- Allan Hunter
- 5 December 2012
An elegant psychological thriller starring Kristin Scott Thomas and Ludivine Sagnier
If Neil La Bute ever remakes Working Girl it might look a little like Love Crime. The last film from director Alain Corneau, who died in 2010, Love Crime is a typically elegant psychological thriller plunging into the murky waters of ruthless ambition, corporate ethics and merciless power games
The first half of the film is very much about work place politics as dedicated, doe-eyed assistant Isabelle (Ludivine Sagnier) learns the true measure of Christine (Kristin Scott Thomas), the ruthless boss that she idolises. Scott Thomas relishes the callous coldness of Christine turning on the charm with practised ease, flattering, seducing, exploiting the weak and clambering over the foolish in killer heels and a little black dress. Every word of encouragement is followed by a slap of humiliation as she exerts her power over the hapless Isabelle.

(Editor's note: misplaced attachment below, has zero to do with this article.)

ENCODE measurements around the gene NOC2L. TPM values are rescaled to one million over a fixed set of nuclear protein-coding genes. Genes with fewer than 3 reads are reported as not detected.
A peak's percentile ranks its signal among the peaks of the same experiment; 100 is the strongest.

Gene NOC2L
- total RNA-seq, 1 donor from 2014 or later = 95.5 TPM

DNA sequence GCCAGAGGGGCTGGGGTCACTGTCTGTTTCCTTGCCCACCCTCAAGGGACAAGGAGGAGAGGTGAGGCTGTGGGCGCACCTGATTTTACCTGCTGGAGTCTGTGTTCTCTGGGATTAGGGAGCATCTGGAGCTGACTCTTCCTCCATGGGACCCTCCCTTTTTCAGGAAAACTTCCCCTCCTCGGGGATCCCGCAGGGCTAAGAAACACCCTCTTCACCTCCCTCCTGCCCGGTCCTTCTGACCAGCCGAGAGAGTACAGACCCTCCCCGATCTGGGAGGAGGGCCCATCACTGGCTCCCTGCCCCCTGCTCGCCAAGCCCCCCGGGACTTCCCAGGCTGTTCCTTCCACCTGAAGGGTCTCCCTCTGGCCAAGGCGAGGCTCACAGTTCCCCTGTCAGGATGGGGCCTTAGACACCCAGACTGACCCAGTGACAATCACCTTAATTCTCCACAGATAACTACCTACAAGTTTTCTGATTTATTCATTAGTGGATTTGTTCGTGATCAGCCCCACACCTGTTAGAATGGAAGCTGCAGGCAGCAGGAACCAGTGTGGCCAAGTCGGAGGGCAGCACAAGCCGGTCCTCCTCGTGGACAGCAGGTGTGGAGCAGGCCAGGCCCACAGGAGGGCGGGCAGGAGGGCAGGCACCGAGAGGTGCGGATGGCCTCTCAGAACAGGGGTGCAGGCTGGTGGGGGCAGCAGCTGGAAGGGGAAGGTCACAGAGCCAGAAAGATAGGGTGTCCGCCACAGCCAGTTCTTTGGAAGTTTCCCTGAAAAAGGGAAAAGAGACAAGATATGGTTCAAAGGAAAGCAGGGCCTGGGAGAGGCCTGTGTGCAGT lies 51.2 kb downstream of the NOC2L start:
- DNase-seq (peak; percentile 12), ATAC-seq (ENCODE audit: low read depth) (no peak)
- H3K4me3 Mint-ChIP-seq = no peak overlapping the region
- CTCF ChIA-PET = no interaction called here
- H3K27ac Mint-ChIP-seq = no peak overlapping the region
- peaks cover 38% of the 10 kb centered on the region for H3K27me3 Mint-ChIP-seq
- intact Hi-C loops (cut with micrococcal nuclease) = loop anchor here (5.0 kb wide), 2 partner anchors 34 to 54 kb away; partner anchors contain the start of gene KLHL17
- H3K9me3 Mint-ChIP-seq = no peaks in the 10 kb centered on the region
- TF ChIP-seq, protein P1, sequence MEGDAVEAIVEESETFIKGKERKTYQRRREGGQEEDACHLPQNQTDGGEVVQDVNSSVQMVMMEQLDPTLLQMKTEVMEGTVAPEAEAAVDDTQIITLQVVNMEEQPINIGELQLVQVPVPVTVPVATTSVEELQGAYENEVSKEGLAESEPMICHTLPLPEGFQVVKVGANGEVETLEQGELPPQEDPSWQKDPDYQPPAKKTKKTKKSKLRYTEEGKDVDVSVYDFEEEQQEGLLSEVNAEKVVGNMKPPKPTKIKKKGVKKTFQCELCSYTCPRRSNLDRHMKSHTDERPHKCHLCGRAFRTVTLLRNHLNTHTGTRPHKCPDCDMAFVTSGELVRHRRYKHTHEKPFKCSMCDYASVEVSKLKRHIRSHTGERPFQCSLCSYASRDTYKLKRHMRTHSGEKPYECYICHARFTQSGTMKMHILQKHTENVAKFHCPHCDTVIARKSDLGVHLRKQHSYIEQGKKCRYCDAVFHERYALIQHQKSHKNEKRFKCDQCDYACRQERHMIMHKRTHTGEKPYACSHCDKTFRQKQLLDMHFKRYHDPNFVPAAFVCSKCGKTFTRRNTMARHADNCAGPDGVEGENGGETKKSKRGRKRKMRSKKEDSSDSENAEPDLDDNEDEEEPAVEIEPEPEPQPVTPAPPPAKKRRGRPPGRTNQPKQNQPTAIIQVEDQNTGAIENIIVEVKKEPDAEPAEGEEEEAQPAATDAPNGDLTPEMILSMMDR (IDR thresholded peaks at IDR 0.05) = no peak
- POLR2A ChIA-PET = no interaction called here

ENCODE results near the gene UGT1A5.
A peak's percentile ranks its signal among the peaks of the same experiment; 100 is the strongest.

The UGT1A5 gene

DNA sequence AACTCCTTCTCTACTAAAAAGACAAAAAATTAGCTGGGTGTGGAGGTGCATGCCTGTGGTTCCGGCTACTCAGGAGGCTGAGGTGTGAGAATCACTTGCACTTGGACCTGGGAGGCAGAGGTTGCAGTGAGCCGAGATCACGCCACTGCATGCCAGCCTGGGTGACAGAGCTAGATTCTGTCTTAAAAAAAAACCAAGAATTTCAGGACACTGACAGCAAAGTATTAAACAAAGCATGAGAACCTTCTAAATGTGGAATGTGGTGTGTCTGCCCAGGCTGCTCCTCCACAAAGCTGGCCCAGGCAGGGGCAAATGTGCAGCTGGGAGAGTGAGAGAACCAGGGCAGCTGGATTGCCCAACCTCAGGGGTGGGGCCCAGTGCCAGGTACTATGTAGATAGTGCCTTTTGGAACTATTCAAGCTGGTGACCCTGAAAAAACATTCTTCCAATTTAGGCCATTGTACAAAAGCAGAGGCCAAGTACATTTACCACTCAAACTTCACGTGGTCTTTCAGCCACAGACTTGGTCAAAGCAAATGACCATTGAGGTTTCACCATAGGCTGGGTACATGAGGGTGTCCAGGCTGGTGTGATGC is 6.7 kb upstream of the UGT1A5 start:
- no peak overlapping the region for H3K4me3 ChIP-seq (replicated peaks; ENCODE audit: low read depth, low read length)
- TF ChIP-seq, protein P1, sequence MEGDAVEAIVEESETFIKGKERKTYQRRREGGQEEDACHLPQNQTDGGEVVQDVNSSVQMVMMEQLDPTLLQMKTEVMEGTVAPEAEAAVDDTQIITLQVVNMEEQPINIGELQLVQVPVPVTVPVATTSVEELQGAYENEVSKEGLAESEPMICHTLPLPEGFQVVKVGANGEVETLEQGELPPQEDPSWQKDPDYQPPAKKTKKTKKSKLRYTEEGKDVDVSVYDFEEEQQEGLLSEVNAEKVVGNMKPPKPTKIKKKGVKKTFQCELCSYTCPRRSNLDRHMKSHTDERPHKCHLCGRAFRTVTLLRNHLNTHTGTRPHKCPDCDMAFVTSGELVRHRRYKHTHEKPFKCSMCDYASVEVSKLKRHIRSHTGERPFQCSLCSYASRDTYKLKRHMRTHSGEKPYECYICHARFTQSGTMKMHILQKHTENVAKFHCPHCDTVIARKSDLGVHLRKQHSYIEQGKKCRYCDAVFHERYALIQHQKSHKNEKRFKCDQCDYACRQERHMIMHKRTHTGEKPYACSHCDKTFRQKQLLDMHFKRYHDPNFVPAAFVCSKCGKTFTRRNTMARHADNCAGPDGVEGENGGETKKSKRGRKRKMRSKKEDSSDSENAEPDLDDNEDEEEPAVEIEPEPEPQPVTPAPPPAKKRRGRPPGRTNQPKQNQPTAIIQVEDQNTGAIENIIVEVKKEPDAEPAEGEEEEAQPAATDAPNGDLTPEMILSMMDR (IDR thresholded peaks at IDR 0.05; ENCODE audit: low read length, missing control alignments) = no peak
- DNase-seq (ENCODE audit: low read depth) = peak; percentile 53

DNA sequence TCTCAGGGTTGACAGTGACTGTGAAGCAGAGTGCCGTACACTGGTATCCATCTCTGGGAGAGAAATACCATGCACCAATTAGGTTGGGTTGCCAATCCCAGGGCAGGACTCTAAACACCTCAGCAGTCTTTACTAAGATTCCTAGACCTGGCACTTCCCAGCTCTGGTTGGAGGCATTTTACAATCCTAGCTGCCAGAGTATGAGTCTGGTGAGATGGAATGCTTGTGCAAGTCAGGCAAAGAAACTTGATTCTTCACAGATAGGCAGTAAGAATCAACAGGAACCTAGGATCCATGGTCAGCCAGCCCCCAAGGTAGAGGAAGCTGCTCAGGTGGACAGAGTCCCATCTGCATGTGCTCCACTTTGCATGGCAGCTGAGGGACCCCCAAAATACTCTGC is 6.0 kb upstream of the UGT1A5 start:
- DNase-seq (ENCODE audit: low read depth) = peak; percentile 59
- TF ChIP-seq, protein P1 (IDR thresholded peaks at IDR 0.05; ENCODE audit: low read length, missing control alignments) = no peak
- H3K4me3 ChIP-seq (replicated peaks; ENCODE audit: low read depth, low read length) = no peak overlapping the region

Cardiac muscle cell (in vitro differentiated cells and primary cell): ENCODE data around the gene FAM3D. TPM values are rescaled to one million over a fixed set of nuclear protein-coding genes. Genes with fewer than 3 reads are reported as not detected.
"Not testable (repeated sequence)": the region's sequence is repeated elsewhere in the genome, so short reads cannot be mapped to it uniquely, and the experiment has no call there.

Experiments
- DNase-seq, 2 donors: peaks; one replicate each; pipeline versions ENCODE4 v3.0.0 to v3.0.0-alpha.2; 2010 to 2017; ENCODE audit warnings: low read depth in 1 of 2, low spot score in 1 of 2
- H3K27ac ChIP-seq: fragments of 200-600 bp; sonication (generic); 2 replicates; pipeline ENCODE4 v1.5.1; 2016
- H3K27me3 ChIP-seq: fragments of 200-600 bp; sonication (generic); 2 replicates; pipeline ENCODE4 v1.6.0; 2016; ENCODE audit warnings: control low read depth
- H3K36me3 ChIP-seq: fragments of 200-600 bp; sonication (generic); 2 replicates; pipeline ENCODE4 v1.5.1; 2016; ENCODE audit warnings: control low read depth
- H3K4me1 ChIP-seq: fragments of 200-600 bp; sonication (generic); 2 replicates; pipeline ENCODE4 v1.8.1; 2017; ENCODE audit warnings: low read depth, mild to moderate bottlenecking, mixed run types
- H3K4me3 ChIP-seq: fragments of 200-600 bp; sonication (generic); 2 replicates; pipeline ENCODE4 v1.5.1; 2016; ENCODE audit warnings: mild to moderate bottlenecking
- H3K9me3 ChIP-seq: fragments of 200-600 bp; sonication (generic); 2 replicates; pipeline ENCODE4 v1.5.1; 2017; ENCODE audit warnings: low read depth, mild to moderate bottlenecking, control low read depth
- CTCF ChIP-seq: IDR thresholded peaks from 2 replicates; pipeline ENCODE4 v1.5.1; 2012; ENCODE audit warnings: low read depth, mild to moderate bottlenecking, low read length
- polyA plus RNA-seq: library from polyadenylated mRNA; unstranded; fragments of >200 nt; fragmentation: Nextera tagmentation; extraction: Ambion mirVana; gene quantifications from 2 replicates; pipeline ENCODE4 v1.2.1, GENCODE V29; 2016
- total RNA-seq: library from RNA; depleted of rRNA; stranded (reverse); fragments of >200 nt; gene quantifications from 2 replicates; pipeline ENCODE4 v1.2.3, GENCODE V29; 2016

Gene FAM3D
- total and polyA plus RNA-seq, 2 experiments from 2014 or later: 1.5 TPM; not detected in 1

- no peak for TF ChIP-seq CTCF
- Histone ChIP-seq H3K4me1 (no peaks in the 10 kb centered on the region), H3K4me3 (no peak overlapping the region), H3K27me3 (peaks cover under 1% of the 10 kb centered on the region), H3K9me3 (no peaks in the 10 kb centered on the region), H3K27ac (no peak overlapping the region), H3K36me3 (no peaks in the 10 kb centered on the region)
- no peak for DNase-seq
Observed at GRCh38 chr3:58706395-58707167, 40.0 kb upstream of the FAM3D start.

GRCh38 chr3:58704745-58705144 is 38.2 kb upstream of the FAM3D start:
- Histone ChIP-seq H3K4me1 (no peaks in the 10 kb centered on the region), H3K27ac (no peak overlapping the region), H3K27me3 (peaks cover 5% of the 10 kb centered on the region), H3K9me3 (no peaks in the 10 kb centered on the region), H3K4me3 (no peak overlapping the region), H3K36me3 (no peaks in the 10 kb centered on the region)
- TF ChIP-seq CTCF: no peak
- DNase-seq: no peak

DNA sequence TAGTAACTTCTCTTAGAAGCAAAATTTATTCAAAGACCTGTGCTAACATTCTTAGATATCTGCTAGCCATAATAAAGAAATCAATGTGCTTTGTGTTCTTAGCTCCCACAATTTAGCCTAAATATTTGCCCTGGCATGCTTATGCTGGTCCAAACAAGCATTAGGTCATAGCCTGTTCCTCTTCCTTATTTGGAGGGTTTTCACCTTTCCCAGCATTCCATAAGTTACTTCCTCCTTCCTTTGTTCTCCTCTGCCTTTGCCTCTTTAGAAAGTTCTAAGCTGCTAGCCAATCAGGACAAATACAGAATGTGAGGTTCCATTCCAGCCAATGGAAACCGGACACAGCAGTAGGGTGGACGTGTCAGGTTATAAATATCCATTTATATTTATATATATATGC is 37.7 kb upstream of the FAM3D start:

There are signs that Christine is not as invincible as she feels and that Isabelle is not as docile as she looks. There are echoes of All About Eve and hints of Single White Female as the relationship between the women twists and turns. A very big twist diverts the film towards more conventional territory with an intricately plotted perfect crime scenario that wouldn't seem out of place in an episode of Columbo, complete with black and white flashbacks to flesh out the details of a cunning plan.
It is less fertile territory than what has gone before but no less satisfying for mystery fans and Sagnier shines in a role that really does allow her to run the gamut from innocent victim to femme fatale. Brian De Palma has recently directed a remake Passion, co-starring Rachel McAdams and Noomi Rapace. Probably best to catch the original.
Selected release from Fri 14 Dec.